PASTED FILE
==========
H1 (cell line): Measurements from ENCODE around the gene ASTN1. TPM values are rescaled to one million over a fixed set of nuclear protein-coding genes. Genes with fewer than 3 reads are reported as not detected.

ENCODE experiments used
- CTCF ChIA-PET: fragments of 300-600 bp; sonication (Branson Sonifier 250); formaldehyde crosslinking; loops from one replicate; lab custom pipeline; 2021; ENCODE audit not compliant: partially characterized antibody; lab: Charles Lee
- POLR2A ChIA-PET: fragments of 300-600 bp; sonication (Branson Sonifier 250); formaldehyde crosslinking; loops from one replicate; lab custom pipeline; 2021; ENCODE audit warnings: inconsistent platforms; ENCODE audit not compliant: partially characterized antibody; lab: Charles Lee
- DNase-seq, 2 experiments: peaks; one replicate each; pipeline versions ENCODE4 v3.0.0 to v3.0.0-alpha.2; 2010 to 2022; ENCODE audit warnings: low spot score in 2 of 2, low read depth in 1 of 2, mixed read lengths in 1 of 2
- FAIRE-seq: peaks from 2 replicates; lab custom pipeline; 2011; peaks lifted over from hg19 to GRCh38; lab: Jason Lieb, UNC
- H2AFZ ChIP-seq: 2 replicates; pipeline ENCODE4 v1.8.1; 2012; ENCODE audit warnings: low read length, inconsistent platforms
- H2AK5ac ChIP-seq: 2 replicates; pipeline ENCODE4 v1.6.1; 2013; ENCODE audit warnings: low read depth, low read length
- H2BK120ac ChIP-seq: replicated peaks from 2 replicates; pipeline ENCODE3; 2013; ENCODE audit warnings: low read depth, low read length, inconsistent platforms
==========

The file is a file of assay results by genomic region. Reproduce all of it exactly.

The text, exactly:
H1 (cell line): Measurements from ENCODE around the gene ASTN1. TPM values are rescaled to one million over a fixed set of nuclear protein-coding genes. Genes with fewer than 3 reads are reported as not detected.

ENCODE experiments used
- CTCF ChIA-PET: fragments of 300-600 bp; sonication (Branson Sonifier 250); formaldehyde crosslinking; loops from one replicate; lab custom pipeline; 2021; ENCODE audit not compliant: partially characterized antibody; lab: Charles Lee
- POLR2A ChIA-PET: fragments of 300-600 bp; sonication (Branson Sonifier 250); formaldehyde crosslinking; loops from one replicate; lab custom pipeline; 2021; ENCODE audit warnings: inconsistent platforms; ENCODE audit not compliant: partially characterized antibody; lab: Charles Lee
- DNase-seq, 2 experiments: peaks; one replicate each; pipeline versions ENCODE4 v3.0.0 to v3.0.0-alpha.2; 2010 to 2022; ENCODE audit warnings: low spot score in 2 of 2, low read depth in 1 of 2, mixed read lengths in 1 of 2
- FAIRE-seq: peaks from 2 replicates; lab custom pipeline; 2011; peaks lifted over from hg19 to GRCh38; lab: Jason Lieb, UNC
- H2AFZ ChIP-seq: 2 replicates; pipeline ENCODE4 v1.8.1; 2012; ENCODE audit warnings: low read length, inconsistent platforms
- H2AK5ac ChIP-seq: 2 replicates; pipeline ENCODE4 v1.6.1; 2013; ENCODE audit warnings: low read depth, low read length
- H2BK120ac ChIP-seq: replicated peaks from 2 replicates; pipeline ENCODE3; 2013; ENCODE audit warnings: low read depth, low read length, inconsistent platforms